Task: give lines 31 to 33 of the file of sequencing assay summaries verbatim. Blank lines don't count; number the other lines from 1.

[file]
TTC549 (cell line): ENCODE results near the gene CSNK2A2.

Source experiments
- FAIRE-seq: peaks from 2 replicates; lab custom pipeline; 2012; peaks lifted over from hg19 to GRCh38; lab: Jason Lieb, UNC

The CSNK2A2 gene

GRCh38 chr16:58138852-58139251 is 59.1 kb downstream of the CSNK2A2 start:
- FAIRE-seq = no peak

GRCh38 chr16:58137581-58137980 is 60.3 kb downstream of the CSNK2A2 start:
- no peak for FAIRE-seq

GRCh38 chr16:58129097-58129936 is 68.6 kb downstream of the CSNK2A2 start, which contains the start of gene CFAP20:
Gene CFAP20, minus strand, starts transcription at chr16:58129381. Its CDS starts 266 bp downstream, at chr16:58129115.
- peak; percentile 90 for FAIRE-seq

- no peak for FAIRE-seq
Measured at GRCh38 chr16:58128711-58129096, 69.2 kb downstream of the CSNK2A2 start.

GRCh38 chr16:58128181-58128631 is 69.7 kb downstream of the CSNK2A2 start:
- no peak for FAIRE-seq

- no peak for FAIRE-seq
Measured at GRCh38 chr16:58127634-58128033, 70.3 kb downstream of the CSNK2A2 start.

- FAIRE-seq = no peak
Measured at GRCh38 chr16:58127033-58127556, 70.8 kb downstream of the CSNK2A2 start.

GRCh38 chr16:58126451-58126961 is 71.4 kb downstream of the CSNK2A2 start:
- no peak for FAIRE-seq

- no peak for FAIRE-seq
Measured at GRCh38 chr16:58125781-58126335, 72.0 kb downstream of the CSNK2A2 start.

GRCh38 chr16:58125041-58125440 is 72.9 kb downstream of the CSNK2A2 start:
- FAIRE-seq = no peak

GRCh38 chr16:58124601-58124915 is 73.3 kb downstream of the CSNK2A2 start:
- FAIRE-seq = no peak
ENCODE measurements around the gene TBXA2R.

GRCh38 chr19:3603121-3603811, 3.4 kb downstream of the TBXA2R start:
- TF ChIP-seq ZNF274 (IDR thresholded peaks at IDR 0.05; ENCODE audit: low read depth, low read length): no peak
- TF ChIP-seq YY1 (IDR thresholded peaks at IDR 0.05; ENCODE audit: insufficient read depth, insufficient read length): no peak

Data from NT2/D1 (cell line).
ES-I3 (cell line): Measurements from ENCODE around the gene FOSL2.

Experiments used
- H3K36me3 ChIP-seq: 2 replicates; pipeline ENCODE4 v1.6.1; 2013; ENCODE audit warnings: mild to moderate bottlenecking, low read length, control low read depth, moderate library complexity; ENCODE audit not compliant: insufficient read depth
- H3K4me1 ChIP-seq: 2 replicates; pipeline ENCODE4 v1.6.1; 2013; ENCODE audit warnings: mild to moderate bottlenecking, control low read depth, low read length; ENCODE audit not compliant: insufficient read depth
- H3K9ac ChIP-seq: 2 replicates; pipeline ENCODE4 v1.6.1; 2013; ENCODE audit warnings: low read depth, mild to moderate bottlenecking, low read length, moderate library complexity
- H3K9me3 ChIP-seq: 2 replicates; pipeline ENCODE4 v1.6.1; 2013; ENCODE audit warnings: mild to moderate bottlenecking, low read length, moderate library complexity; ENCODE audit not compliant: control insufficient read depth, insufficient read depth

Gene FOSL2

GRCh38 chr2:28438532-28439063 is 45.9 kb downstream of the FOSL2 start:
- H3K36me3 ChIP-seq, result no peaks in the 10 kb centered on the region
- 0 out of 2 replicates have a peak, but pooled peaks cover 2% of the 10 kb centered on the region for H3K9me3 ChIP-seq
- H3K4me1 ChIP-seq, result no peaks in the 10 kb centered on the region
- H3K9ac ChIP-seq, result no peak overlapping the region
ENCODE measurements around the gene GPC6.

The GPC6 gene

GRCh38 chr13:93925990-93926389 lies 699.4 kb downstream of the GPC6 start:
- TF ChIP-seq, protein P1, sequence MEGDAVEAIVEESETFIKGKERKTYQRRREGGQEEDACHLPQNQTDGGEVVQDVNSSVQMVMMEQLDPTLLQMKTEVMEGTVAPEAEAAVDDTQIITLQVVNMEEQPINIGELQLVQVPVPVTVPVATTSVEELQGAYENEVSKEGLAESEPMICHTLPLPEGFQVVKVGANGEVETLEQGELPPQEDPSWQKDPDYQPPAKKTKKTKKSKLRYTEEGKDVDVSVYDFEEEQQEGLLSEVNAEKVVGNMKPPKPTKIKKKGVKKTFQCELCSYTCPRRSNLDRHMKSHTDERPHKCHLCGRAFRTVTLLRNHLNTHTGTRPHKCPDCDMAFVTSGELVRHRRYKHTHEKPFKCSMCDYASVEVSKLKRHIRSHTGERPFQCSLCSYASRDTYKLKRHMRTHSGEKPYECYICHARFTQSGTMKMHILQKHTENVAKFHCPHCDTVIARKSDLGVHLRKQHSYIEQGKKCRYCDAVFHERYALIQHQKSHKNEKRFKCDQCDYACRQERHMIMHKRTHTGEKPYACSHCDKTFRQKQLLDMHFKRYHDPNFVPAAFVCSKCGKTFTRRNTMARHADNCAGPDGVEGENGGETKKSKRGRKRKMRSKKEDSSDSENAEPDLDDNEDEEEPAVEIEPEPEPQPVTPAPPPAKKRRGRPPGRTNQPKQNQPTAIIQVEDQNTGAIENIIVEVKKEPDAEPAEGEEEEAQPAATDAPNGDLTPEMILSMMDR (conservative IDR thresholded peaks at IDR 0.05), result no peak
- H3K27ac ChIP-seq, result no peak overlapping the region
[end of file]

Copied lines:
- TF ChIP-seq YY1 (IDR thresholded peaks at IDR 0.05; ENCODE audit: insufficient read depth, insufficient read length): no peak

Data from NT2/D1 (cell line).
ES-I3 (cell line): Measurements from ENCODE around the gene FOSL2.